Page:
I find I use people I come across rather like coat hangers and then I dress them from my imagination. Once the character is set down on the page they seem to take on a life and spirit of their own and I have to rein them in sometimes to stop them galloping off all over the place.

  1. Where do you get your information or ideas for your books?

The inspiration for Hide in Time, a time travel romance, came when I was in St Paul’s CathedralHideinTime Anna Faversham in London for a Watch Night Service. The old year was passing and the future stretched ahead as the bells rang out midnight. The words ‘past’ and ‘future’ gave me the idea of time travel and on the long journey home, Hide in Time was born.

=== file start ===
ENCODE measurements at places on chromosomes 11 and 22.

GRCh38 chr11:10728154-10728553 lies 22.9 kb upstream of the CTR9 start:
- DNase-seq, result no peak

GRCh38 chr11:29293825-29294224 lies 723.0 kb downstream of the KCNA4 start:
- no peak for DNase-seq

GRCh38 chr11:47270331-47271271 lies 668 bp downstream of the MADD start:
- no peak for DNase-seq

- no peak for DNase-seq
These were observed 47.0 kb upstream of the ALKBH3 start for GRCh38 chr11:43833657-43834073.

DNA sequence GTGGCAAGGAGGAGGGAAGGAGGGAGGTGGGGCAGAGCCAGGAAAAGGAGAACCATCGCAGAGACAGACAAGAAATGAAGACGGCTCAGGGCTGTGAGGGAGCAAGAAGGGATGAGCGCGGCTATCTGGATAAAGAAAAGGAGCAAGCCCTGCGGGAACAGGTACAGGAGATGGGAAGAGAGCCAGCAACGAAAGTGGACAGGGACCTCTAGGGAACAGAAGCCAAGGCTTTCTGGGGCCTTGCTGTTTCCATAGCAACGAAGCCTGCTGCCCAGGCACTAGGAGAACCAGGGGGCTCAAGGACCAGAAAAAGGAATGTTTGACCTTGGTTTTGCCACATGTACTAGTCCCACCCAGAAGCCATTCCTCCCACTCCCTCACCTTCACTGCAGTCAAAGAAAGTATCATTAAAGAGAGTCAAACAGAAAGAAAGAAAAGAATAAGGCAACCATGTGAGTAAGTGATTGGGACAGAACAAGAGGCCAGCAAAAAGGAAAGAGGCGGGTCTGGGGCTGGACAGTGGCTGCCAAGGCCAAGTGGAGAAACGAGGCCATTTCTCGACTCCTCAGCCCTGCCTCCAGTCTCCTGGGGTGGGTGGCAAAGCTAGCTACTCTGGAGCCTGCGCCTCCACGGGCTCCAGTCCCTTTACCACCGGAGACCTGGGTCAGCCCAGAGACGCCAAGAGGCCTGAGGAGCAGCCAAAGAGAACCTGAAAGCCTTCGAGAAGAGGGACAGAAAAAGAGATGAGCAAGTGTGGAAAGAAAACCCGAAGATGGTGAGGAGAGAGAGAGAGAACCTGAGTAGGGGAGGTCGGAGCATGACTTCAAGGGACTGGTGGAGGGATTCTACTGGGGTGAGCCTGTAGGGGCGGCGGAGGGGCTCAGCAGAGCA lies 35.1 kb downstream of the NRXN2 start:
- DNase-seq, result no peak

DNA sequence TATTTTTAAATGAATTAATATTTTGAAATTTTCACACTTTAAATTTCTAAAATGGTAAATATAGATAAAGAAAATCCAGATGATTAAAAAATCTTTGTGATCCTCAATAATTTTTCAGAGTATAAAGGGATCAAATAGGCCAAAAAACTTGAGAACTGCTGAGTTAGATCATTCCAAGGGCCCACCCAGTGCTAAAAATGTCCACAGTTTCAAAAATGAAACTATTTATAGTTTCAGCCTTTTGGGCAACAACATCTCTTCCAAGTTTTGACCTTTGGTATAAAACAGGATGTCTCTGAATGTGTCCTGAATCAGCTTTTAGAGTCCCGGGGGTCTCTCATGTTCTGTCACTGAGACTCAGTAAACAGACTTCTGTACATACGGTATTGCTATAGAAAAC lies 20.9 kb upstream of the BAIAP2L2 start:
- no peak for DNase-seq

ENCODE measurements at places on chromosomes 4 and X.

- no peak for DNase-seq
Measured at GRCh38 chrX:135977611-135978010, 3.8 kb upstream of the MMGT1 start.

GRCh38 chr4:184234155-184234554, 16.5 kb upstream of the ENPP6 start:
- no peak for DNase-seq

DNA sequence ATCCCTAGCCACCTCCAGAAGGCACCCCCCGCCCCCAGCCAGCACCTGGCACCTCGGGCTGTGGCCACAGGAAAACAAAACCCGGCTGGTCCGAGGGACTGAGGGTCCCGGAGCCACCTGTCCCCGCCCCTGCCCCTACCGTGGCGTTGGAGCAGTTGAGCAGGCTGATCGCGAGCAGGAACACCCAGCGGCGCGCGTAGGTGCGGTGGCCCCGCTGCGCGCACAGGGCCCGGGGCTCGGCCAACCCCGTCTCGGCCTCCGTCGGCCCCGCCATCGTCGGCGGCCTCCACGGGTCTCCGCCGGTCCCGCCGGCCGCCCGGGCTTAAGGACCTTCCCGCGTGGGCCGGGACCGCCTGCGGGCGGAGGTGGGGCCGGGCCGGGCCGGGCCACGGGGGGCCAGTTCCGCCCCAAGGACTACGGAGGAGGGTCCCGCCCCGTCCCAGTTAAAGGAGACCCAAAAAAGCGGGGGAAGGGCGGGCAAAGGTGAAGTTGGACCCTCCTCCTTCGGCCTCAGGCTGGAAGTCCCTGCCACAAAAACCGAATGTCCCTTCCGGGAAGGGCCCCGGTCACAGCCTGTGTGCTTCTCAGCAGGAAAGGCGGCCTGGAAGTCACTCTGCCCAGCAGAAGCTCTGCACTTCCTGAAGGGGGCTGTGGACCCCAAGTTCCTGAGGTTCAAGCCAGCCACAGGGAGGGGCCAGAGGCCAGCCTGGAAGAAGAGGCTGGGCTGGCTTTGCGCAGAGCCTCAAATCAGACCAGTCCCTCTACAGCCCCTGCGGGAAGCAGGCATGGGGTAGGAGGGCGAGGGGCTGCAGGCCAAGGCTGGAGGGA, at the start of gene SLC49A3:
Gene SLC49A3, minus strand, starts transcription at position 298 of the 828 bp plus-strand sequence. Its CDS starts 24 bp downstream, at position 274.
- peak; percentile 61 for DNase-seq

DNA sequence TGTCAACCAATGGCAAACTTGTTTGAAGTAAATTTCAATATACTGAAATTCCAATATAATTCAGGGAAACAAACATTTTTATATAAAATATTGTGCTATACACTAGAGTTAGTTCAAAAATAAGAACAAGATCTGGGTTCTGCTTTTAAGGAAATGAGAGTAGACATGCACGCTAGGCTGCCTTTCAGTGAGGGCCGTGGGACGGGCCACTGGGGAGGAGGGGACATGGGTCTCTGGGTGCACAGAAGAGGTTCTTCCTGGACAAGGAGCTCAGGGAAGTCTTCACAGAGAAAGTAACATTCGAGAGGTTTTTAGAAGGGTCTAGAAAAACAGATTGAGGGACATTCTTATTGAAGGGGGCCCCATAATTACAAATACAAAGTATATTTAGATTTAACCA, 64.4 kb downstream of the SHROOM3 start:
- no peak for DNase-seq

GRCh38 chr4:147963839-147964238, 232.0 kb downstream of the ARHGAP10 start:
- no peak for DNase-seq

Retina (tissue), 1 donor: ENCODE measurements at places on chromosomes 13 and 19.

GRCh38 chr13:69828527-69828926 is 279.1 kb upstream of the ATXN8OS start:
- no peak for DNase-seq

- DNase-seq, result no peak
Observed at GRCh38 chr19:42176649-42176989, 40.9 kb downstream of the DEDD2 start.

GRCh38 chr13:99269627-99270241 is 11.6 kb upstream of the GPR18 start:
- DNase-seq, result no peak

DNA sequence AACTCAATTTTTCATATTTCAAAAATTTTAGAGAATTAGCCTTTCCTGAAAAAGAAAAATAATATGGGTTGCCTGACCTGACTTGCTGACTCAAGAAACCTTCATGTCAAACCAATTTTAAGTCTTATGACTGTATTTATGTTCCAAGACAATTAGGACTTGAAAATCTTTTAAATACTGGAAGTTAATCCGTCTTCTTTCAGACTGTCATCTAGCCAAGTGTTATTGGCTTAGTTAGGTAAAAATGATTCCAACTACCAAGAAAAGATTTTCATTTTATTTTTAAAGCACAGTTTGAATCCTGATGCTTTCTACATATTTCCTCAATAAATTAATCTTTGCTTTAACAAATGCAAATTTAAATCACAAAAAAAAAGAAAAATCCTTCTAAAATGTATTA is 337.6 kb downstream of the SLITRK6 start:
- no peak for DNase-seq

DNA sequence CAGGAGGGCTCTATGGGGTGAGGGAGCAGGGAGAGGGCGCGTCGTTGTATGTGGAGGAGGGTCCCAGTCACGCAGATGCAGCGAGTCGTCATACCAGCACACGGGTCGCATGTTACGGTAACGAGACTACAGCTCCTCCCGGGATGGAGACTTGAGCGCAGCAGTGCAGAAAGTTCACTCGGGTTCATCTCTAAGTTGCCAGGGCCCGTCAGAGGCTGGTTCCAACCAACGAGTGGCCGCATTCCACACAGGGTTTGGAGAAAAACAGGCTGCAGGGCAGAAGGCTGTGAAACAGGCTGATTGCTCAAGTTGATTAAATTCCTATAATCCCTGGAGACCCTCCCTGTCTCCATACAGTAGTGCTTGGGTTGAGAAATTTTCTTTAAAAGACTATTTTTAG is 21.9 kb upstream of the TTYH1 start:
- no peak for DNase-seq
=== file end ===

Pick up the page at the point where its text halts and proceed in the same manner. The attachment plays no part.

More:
For One Dark Night the inspiration came from a single visit to chalk caves leading down to
the sea which smugglers used to use. Some years later, my husband told me of his ancestor who was supposed to be a smuggler. We thought it was one of those family tales which had gathered a little stardust as the years went by until I came across a very old book and it mentioned this ancestor as a notorious smuggler. We were amazed – it was all true. Another gift for a writer!

  1. Give us an insight into your main characters. What makes you want to write he/she?

In Hide in Time there are two female and two male leads. So the reader has plenty to choose from!